To celebrate the Year to Go mark in the countdown to the 2019 Bridgestone World Solar Challenge, we sat down with Event Director Chris Selwood AM to answer questions from our community about solar technology, the Challenge and more.
It was in insightful discussion, with many people in our community curious about the real-world application of the Bridgestone World Solar Challenge.
On whether there will be a more open category - out of the confines of the currenct classes - to encourage out of the box ideas...
While Chris told us he loves out of the box ideas when it comes to solar cars, he explained that in past Challenges they have explored categories like this.
However, Chris explained that due to the Bridgestone World Solar Challenge being on a public highway, we need to considerate of the risks assosciated and as such, have regulations in place for the vehicles.
"The bottom line is, it's a design competition... We have an open philosphy but we know what needs to be achieved" said Chris.
On introducing a class for fully type approved vehicles...
It's clear amongst our community that there is strong interest for information surrounding the real-world application of solar cars from the Bridgestone World Solar Challenge.
With electric cars common place now, and solar technology a large part of many countries' power infrastructure, the question remains of when this will translate to road vehicles.
Chris explained that it can be done, but it's a matter of whether teams want to do it. There also comes the matter of the rigour of assessing these vehicles from a design perspective, and how they are scored.
"We get into the sorts of issues where people are taking off windscreen wipers to imrpove aerodynamics" said Chris.
A similar class has been applied in the 2009 and 2011 challenges, but it was felt that the introduction of commercial influence changed the nature of the challenge, so this has been evolved to the Cruiser Class.
However, Chris acknowledged that is is crucial to question how mankind is going to move around the face of the planet without polluting, and without using precious resources.
On adding scoring for efficiency and lower numbers of support vehicles from teams...
Prompted by this question, Chris recalled a conversation with an Astronaut from the European Space Agency, who likened preparations for the Bridgestone World Solar Challenge to preparations for a space mission.
The vast Australian outback can be underestimated by teams, who may not expect the huge distances between civilisations.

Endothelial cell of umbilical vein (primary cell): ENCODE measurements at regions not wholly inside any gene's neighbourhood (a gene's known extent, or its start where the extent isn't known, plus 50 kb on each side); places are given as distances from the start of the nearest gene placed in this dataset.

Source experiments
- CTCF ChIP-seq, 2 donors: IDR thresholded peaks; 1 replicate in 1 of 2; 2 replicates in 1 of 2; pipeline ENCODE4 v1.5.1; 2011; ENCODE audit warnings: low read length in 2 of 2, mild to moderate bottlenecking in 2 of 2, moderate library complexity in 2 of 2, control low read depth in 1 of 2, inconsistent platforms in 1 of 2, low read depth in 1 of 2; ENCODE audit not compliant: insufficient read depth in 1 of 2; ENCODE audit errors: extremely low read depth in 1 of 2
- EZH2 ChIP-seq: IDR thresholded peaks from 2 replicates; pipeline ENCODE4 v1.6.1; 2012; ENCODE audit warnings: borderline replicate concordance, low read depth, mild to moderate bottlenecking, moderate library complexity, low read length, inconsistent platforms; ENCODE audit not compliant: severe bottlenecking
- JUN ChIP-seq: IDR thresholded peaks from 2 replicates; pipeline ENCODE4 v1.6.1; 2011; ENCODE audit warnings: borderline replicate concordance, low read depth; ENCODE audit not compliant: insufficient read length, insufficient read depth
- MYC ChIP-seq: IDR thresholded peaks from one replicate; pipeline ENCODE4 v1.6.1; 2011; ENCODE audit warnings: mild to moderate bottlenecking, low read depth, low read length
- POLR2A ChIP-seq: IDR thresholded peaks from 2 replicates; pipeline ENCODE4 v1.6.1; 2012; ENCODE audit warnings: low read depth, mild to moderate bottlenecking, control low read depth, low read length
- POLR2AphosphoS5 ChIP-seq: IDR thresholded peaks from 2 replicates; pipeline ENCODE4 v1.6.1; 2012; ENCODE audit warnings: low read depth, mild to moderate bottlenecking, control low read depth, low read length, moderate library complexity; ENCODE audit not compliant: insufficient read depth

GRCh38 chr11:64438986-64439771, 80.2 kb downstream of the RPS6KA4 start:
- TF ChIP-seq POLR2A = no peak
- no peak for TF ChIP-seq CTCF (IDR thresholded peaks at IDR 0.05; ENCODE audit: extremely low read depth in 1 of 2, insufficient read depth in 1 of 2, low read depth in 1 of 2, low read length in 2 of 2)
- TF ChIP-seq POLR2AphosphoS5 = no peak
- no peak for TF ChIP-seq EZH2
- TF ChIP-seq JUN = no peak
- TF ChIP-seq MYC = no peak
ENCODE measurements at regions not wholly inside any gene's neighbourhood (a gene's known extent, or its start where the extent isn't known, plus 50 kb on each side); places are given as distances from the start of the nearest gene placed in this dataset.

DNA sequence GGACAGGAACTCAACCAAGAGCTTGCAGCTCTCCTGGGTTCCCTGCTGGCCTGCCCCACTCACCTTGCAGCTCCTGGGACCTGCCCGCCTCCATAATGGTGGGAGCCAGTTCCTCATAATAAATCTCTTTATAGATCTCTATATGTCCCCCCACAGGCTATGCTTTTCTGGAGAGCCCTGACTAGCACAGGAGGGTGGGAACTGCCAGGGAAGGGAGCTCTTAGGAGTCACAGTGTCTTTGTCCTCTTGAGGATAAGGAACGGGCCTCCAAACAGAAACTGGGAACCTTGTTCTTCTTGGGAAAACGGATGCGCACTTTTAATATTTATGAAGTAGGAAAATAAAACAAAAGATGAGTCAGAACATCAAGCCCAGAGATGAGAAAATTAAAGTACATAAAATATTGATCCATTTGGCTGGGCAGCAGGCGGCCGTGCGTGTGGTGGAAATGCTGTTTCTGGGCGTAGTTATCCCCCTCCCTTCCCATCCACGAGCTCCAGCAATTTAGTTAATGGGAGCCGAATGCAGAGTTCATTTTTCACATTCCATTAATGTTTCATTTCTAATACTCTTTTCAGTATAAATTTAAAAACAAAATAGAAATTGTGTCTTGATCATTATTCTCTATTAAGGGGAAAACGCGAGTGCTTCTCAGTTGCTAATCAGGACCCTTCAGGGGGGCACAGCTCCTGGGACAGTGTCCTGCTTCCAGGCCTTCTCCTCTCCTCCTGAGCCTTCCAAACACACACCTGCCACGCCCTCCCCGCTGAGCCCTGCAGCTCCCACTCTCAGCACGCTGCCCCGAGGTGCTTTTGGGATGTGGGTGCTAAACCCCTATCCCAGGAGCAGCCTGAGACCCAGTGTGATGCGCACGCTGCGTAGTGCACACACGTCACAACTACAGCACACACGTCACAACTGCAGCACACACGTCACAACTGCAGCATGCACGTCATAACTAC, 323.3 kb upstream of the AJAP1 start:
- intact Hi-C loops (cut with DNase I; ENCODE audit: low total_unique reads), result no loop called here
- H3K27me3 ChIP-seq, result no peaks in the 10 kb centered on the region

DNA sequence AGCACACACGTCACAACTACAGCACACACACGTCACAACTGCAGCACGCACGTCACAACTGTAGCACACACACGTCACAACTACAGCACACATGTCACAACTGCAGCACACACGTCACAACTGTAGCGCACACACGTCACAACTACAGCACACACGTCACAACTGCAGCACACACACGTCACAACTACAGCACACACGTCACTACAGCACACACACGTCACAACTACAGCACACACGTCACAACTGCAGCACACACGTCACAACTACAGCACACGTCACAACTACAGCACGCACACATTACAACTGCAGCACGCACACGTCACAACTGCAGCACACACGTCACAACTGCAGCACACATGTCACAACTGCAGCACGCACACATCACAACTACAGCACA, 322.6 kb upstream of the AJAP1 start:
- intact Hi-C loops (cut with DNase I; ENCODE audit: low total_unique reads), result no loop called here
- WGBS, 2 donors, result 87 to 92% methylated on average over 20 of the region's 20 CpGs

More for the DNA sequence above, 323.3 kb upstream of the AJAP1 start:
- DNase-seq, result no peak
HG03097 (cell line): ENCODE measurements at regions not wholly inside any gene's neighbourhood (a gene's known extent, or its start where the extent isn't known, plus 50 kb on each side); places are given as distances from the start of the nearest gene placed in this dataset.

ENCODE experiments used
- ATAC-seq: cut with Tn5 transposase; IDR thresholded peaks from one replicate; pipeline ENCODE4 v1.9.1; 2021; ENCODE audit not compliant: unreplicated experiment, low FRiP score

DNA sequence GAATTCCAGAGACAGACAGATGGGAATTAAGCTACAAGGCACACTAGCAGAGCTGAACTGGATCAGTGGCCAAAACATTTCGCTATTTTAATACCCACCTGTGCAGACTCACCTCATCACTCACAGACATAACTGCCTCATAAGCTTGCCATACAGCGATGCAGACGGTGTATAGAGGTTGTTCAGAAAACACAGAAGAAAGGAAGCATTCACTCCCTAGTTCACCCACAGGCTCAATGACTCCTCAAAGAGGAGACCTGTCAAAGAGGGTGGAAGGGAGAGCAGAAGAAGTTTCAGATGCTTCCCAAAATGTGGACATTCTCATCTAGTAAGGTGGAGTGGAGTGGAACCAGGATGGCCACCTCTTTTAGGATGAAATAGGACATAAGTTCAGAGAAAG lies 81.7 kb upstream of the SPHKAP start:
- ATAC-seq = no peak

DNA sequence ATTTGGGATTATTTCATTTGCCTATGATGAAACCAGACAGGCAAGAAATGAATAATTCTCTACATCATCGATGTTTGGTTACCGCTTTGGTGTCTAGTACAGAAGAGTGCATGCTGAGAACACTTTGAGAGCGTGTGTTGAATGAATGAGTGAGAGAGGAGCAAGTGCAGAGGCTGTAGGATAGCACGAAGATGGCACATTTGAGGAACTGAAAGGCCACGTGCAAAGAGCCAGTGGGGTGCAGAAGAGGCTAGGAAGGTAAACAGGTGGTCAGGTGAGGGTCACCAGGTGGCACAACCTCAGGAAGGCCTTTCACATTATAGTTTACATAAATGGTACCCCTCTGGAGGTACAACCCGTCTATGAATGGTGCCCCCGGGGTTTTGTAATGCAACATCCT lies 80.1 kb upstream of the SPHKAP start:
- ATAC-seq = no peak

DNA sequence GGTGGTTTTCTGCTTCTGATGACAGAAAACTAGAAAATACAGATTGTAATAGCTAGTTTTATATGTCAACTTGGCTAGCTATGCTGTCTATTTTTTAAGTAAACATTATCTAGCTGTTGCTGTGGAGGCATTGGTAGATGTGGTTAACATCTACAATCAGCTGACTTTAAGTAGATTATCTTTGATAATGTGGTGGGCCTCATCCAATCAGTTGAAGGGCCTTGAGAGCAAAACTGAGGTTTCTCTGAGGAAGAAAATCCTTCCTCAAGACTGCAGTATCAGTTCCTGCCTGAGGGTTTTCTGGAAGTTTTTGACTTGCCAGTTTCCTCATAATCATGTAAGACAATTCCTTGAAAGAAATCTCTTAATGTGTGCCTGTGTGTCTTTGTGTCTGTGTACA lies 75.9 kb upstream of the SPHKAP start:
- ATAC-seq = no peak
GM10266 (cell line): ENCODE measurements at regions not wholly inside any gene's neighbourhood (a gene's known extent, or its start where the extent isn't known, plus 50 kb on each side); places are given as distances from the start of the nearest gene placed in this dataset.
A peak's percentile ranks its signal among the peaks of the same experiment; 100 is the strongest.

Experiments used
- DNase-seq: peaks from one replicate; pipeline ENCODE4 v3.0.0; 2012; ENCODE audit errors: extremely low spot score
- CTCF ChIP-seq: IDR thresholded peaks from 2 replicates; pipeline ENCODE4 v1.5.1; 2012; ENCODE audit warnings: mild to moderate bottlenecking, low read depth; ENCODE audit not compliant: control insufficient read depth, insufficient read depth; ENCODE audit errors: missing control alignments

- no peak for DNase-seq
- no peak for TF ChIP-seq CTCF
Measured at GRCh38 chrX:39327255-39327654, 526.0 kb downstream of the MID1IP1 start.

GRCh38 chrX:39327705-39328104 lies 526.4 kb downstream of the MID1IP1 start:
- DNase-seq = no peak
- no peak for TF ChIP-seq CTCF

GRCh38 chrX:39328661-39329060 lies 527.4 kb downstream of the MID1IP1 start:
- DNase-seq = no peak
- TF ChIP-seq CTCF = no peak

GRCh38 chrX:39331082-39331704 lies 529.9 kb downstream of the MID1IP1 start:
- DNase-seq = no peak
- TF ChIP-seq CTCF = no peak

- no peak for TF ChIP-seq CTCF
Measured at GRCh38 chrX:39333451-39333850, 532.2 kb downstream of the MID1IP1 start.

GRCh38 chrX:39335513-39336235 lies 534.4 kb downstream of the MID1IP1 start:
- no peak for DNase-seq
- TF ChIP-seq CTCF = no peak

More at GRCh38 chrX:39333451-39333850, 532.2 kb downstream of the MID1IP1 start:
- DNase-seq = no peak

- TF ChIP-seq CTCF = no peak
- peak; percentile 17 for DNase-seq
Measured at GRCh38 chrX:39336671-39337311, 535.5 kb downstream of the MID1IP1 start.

While competing in the Challenge, each team must stop at 5.00pm each day and camp overnight wherever they may find themselves. To do this over the length of the Challenge means serious planning and organization, including consideration of what to take on the route and waste management.
Chris is enthusiastic about encouraging effiency in support vehicles from an environmental point of view for teams, but explained that it will require considerable organizational resources both from teams and from the BWSC team.
On a new class for Production Cars (cars ready for commercial production)...
The interest continues in solar cars that we could eventually see on roads around the world. For Chris, we're as far away as political will and financing options.
Chris gave the comparison of Elon Musk and his evolutionary company Tesla, which was able to originate from the proceeds of Musk selling PayPal.
This, combined with the right sort of thinking and the right sort of investment paved the way for the success of Tesla.
Chris explained that it could be anyone, from anywhere in the world, to be the pioneer in bringing solar powered vehicles to our roads. An advantage is that there is already a strong foundation of solar technology for those interested to build on.
"The young people understand that they're not constrained by political history. All society has to do is give them the freedom to work" Chris said.
On the 2019 Bridgestone World Solar Challenge...
With less than 12 months to go until the 2019 Bridgestone World Solar Challenge, Chris explained that we are going to be well stocked with teams, with over 30 already officially registered.
Chris has been travelling to various other Challenges - including the Sasol Solar Challenge in South Africa and the Carrera Solar Atacama in Chile - and meeting people from around the world who are intesreted in participating in the Bridgestone World Solar Challenge, both teams and prospective volunteers.
Chris concluded by talking about the huge advantages of coming to Australia for the challenge and its finishing point in Adelaide, South Australia. With a world-class food and wine scene, destinations such as Kangaroo Island and the Barossa Valley, and the ideal climates we often see in October, Adelaide is a great place to celebrate the conclusion of the challenge.
There are more insights from our One on One with Chris that you can hear, just head to the video on our Facebook page.